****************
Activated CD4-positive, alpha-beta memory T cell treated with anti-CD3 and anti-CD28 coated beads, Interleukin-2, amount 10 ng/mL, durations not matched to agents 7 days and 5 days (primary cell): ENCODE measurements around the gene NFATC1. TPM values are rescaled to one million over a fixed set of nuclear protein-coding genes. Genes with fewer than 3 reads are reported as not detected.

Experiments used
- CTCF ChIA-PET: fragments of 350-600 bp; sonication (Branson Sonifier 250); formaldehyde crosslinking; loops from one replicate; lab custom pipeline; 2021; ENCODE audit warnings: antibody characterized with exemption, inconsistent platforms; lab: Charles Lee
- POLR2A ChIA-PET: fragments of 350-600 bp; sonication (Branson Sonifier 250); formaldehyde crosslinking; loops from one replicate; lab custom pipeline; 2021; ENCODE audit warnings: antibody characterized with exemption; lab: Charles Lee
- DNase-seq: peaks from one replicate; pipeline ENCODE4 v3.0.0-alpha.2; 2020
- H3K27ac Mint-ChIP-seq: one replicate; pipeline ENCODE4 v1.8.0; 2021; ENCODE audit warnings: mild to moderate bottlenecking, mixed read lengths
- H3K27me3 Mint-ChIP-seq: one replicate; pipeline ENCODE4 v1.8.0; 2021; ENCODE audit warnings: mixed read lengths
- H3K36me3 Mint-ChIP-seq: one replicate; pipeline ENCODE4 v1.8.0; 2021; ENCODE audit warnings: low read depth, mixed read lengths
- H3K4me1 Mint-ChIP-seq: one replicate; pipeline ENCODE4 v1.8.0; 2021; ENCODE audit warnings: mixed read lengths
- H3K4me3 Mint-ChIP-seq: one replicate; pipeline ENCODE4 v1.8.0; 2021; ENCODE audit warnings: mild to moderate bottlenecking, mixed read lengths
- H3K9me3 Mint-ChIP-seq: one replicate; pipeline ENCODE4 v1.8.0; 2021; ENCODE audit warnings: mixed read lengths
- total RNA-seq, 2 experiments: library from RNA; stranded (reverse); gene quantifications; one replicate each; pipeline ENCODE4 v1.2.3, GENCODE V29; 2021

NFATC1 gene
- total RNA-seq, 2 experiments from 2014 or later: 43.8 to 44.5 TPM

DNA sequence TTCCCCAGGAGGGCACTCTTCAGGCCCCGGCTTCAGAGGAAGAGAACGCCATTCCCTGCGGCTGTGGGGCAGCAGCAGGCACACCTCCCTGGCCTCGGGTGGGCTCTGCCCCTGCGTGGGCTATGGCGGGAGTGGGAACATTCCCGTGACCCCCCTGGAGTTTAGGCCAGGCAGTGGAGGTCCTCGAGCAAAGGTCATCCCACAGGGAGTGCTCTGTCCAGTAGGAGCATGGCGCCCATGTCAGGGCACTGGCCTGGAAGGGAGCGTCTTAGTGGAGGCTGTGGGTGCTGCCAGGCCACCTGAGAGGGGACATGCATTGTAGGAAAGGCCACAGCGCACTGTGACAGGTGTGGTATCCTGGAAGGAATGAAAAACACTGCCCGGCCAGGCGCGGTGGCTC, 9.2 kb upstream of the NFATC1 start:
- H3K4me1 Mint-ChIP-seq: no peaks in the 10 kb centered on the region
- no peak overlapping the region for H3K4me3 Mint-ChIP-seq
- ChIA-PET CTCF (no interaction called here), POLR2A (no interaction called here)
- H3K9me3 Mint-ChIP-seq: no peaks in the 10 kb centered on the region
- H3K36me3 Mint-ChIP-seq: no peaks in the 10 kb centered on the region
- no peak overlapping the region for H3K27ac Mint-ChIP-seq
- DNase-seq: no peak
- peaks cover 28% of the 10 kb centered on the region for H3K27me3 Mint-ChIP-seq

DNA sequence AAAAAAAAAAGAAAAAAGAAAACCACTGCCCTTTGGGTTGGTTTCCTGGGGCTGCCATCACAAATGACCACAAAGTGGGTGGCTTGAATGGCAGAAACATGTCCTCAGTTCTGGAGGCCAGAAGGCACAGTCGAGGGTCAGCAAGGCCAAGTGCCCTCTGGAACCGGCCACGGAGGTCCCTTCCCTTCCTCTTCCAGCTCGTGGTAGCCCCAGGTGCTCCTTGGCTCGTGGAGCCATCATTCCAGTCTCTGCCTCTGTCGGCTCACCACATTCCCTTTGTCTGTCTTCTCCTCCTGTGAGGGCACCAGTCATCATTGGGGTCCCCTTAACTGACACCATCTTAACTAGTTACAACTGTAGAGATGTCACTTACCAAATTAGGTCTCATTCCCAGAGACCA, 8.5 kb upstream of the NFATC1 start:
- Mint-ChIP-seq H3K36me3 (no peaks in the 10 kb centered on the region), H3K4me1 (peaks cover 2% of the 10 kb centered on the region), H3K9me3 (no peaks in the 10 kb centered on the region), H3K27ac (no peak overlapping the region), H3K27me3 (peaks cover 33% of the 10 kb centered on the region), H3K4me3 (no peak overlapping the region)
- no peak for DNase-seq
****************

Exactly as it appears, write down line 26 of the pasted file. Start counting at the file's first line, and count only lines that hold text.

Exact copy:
- no peak for DNase-seq